Cooperation: the defendable investigation
In simple terms, an investigation is all about finding the facts. This includes the identification of the who, what, where, when, why and how. But the reality for a company and their legal counsel to find the answers to these questions is usually complex, especially when a regulator is involved. While the underlying conduct that has caused the regulatory investigation to commence is a key point in deciding what action a regulator will take against a company, so too are self-reporting, cooperation and remedial efforts. This article deals with cooperation, and specifically, considerations for a company and their legal counsel in conducting a defendable internal investigation.
Whether the company is responding to a regulator for alleged breaches of anti-corruption laws like the US Foreign Corrupt Practices Act of 1977 (FCPA) and the UK's Bribery Act 2010, sanctions, money laundering or violations of other white-collar crime regulatory concerns, cooperation is effectively built on the company's response to the regulator about its internal investigation methodology and protocol. In their co-publication with the US Department of Justice (DOJ), titled ‘A Resource Guide to the US Foreign Corrupt Practices Act', the US Securities and Exchange Commission (SEC) states that cooperation means, among others, ‘providing SEC staff with all information relevant to the underlying violations'. With the DOJ, they specify that cooperation includes ‘the company's willingness to provide relevant information and evidence'.
In addition, the DOJ discuss cooperation in guidance for their FCPA enforcement pilot programme. Notably, they mention a company under investigation should demonstrate, among others, ‘Proactive cooperation, rather than reactive; that is, the company must disclose facts that are relevant to the investigation, even when not specifically asked to do so, and must identify opportunities for the government to obtain relevant evidence not in the company's possession and not otherwise known to the government.'
Although the scale of bribery differs, a contrast in cooperation is illustrated in two FCPA cases involving inappropriate conduct in Asia. The first involves a French power and transportation company, which in late 2014 paid a fine of over US$700 million to settle charges that it violated the FCPA in Indonesia, Taiwan and other countries. The criminal fine, which is the largest imposed to date in an FCPA case, was so large in part due to the company's refusal to fully cooperate with the DOJ's investigation for several years. It only began cooperating after the DOJ publicly charged several of its executives.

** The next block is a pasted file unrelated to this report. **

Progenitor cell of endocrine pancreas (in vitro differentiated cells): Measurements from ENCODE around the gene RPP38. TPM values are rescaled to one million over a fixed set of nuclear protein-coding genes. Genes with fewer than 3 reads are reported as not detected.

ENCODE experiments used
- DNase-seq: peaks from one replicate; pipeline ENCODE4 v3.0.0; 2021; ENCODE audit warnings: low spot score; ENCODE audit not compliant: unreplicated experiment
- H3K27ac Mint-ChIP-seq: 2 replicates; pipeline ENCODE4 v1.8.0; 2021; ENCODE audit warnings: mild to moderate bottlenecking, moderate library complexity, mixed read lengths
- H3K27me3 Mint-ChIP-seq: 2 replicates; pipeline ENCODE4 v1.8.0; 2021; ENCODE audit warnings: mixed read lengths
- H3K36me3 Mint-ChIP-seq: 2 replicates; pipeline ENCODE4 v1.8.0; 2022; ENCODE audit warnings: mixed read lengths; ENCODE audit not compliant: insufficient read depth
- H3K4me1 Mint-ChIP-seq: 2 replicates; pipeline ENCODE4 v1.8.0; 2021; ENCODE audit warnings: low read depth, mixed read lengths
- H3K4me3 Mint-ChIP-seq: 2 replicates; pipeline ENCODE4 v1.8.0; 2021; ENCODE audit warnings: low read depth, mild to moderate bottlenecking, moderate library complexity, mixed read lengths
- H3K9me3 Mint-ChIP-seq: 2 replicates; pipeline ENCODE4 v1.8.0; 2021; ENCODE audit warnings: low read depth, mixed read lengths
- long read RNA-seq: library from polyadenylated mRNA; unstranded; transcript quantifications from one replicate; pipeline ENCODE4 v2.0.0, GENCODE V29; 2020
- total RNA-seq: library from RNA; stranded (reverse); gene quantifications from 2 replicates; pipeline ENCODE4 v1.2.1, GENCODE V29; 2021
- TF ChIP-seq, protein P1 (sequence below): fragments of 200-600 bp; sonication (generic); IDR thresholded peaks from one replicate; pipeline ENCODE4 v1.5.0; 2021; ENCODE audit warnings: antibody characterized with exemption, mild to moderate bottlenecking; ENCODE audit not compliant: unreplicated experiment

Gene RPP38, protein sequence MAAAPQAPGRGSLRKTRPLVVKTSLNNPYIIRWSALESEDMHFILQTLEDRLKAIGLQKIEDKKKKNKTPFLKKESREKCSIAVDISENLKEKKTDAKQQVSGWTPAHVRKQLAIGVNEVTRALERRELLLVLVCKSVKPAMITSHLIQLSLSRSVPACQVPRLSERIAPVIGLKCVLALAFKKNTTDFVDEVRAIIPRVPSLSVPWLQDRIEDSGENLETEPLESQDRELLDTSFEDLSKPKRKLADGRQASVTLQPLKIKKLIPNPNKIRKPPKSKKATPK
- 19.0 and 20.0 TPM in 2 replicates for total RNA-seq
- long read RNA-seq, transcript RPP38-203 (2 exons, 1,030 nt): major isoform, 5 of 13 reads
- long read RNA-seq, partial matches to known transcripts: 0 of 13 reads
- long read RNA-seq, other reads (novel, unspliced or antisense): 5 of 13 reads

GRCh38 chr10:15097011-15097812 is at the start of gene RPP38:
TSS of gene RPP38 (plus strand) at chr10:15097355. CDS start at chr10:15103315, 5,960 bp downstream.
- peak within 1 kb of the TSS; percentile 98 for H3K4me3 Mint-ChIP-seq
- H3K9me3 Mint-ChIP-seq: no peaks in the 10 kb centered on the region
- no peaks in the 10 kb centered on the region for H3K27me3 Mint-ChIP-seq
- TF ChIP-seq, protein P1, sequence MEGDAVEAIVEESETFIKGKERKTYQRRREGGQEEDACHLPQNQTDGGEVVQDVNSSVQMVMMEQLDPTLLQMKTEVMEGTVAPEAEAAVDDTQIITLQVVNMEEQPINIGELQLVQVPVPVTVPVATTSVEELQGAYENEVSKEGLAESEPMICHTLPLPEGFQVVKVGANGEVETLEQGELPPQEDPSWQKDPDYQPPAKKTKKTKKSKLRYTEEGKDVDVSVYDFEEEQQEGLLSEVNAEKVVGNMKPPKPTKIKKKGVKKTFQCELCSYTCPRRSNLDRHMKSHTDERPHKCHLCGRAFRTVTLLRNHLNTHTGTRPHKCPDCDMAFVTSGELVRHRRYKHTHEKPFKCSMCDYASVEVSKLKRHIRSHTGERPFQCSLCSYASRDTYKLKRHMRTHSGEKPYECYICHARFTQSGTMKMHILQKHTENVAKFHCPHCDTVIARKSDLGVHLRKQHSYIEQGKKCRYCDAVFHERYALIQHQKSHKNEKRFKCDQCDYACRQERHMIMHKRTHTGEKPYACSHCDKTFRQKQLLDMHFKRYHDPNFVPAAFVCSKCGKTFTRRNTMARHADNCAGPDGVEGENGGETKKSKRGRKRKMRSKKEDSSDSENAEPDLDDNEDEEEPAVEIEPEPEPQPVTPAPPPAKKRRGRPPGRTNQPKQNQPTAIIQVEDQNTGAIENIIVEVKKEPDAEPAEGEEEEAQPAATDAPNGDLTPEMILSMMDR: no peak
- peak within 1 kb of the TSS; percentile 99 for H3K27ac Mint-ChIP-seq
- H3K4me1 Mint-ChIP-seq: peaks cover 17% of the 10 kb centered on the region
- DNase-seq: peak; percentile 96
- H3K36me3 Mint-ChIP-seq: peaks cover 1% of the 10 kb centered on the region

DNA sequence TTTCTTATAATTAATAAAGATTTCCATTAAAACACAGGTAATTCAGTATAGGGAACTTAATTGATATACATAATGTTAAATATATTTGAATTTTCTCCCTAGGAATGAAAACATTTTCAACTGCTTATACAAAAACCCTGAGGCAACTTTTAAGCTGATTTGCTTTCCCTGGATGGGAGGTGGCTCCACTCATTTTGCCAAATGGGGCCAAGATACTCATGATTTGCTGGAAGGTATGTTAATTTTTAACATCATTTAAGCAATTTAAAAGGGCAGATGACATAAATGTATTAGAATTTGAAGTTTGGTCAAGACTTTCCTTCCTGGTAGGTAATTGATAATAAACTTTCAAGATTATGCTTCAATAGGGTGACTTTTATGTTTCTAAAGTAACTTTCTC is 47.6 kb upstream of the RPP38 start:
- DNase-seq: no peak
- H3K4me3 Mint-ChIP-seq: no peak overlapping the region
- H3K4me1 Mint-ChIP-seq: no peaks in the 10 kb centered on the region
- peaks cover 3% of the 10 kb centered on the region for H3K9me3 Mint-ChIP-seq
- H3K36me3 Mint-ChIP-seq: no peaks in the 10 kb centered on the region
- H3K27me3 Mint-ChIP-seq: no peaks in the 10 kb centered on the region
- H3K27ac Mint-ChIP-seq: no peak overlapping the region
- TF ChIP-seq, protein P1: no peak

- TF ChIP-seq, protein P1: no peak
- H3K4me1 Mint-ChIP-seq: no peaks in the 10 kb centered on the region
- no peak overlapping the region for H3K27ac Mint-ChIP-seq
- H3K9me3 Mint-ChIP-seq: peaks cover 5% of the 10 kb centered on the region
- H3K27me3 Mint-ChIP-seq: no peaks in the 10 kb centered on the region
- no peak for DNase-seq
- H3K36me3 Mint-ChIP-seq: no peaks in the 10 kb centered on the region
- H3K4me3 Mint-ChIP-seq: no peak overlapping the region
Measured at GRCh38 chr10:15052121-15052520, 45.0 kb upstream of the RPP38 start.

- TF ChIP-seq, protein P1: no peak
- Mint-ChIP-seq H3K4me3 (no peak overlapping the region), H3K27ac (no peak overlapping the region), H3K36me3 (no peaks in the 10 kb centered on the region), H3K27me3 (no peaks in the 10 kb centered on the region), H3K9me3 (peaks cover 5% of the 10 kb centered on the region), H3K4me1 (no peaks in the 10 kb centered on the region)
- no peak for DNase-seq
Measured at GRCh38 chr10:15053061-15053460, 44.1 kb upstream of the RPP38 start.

In the second case, a US technology company self-disclosed to both the SEC and DOJ that bribery had been committed by their China subsidiary in dealings with officials of state-owned entities. Despite the fact that bribery had been committed, the DOJ announced in 2016 that the company would not be subject to any penalty while the SEC announced a non-prosecution agreement. The DOJ noted the company's ‘prompt voluntary self-disclosure of the misconduct, the thorough investigation and fulsome cooperation' and the SEC stated they ‘cooperated extensively'.
So what does a thorough, and thus defendable, internal investigation look like? In the case of the US technology company, the DOJ specified it included ‘identifying all individuals involved in or responsible for the misconduct and by providing all facts relating to that misconduct'. While engaging legal counsel is a necessity to help the company navigate its interactions with regulators and other legal aspects, they will generally require assistance with identifying and reporting on the facts. Such assistance can be provided by incorporating a forensic response.
The forensic response
Fraud, bribery and many forms of misconduct associated with white-collar crime are usually identified in, and evidenced through, the financial and accounting records of a company. As such, forensic accountants are often engaged to assist with financial data analysis and other fact-finding tasks. The forensic accountants should work at the direction of counsel to maintain attorney-client privilege over the investigation so as to avoid involuntary disclosure of investigation findings. The in-depth and objective analysis that a forensic accountant performs will help uncover trends that bring to light the issues that have caught the attention of the regulator. This may involve reconstructing a series of transactions or checking the appropriateness of how any improper activity may have been reflected in the financial statements. Key witnesses and subjects will also need to be interviewed to provide information regarding the issues.